On bronchoscopy, this patient’s central airway obstruction was classified as mixed because it comprised an endoluminal component and extrinsic compression (Figure 21-2).12 In addition to bronchoscopy, computed tomography (CT) provides a noninvasive means of confirming the presence and severity of suspected airway involvement and is valuable in assessing the length of a stenosis, especially when a bronchoscope may not be passable beyond the stenosis. Before bronchoscopy, CT may help to determine whether double stent insertion is necessary (Figure 21-3). In cases of suspected ERF, a barium swallow is usually performed.

Comorbidities

It is possible that our patient had hypoventilation post EGD, caused by sedation-induced reduction in minute ventilation in the setting of critical tracheal obstruction, or possibly by upper airway obstruction unmasked by sedatives. The redundant pharyngeal and laryngeal tissues, as seen in patients with obstructive sleep apnea (OSA), may further lose tonicity, contributing to the hypoventilation and hypoxemia induced by moderate sedation, which potentially leads to respiratory failure and endotracheal intubation (see video on ExpertConsult.com) (Video V.21.1image). Although not documented in his medical history, based on the bronchoscopic findings, we suspected OSA in our patient. This can also contribute to poor outcomes caused by perioperative complications. Indeed, evidence suggests that patients with OSA may have more postoperative hypoxemia, upper airway obstruction, cardiac arrhythmias, and myocardial infarction.13 Results of observational studies show that most patients with OSA who are undergoing surgery have not been diagnosed before surgery. In a study of 2877 elective surgery patients, 24% were found to be at risk for having OSA, and 81% of these had not been diagnosed previously.14 These data raise the question whether all patients undergoing surgery should be screened for OSA.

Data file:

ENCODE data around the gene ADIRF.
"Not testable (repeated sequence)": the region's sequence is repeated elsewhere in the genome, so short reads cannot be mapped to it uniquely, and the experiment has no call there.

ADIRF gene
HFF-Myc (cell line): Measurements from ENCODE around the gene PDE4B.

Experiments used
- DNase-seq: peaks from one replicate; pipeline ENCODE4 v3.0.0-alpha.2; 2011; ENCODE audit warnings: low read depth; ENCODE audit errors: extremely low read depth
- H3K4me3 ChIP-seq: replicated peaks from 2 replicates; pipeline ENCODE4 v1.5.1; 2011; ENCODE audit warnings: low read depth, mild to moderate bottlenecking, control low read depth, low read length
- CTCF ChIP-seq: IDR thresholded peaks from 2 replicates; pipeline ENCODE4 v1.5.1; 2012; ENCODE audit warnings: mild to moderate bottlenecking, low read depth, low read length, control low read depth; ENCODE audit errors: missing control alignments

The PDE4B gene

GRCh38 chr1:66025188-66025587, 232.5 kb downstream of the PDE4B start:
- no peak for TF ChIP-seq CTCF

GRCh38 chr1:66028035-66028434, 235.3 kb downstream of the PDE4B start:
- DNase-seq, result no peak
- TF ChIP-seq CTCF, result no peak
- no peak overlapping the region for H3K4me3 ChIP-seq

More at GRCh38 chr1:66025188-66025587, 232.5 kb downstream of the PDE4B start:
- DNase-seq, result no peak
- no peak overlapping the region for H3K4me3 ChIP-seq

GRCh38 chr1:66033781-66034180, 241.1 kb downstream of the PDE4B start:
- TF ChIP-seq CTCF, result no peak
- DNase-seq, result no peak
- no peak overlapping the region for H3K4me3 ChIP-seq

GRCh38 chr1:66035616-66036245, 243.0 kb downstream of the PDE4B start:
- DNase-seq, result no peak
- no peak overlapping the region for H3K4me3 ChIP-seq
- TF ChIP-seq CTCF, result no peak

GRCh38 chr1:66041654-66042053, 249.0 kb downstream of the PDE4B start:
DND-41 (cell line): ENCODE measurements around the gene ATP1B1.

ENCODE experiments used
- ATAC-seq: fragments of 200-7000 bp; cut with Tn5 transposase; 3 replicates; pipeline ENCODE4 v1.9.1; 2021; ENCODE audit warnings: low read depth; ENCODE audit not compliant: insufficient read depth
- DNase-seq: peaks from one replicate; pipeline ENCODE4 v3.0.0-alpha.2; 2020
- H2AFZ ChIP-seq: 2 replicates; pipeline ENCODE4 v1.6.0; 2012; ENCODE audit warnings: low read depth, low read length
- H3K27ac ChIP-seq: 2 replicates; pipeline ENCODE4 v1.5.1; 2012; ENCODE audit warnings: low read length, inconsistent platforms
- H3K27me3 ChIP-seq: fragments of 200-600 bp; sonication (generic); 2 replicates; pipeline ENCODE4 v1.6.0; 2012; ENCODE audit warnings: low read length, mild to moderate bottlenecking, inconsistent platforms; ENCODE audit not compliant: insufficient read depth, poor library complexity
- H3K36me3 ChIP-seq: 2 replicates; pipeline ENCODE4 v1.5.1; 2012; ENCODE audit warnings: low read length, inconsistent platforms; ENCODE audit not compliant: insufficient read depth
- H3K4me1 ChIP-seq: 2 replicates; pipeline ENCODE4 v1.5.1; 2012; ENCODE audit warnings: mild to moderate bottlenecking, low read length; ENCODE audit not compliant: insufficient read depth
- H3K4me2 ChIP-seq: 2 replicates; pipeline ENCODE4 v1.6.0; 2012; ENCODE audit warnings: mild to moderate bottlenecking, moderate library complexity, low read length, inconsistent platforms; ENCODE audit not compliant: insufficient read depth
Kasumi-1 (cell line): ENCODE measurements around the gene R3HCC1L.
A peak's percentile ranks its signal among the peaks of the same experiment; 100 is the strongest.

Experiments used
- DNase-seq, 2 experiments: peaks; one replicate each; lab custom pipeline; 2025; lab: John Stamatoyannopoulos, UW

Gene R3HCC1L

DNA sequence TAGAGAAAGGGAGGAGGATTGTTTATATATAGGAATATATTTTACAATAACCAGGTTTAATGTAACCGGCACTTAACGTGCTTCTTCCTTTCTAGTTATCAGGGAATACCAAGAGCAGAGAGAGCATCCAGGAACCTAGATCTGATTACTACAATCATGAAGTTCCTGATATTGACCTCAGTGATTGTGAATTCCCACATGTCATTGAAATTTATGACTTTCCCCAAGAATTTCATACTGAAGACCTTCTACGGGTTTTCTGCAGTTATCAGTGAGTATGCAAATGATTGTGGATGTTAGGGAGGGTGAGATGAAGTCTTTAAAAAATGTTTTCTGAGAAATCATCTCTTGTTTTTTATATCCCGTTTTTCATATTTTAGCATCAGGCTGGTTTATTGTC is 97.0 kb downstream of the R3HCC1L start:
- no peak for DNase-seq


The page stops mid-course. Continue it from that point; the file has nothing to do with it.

Procedural Strategies

Indications

The primary goal was to restore airway patency to facilitate extubation and change the level of care. Interventional bronchoscopic procedures have been reported to facilitate weaning from mechanical ventilation.16 Relevant to this patient’s condition, in a study of 11 inoperable patients with esophageal carcinoma and airway involvement treated with a combination of rigid bronchoscopy, neodymium-doped yttrium aluminum garnet (Nd:YAG) laser resection, and silicone stent placement, authors noted that 4 patients who required mechanical ventilation for respiratory failure were successfully weaned from mechanical ventilation after the procedure.9 Overall, airway stent insertion is considered a palliative intervention for airway complications in patients with unresectable esophageal cancer.9 Airway stents are effective for treating airway narrowing from both extrinsic compression and direct tumor invasion and have been shown to be useful in the treatment of ERF, if present.4,17,18 The choice of stent depends on the clinician, the place of practice, financial or health care social policy circumstances, institutional biases, and equipment availability, as well as the particular needs of the individual patient. Clinician factors include personal training, familiarity with rigid and flexible bronchoscopy, and personal preference. Institution-related factors include costs (self-expanding metallic stents [SEMS] are generally more expensive), availability of operating theaters and anesthesiologists for emergency rigid bronchoscopy, and stent availability. In terms of patient factors, one might consider the fitness of the patient for general anesthesia, the risk of provoking complete airway occlusion outside of an operating theater while performing flexible bronchoscopy, and any foreseeable chance that a stent may need to be adjusted or replaced subsequently.11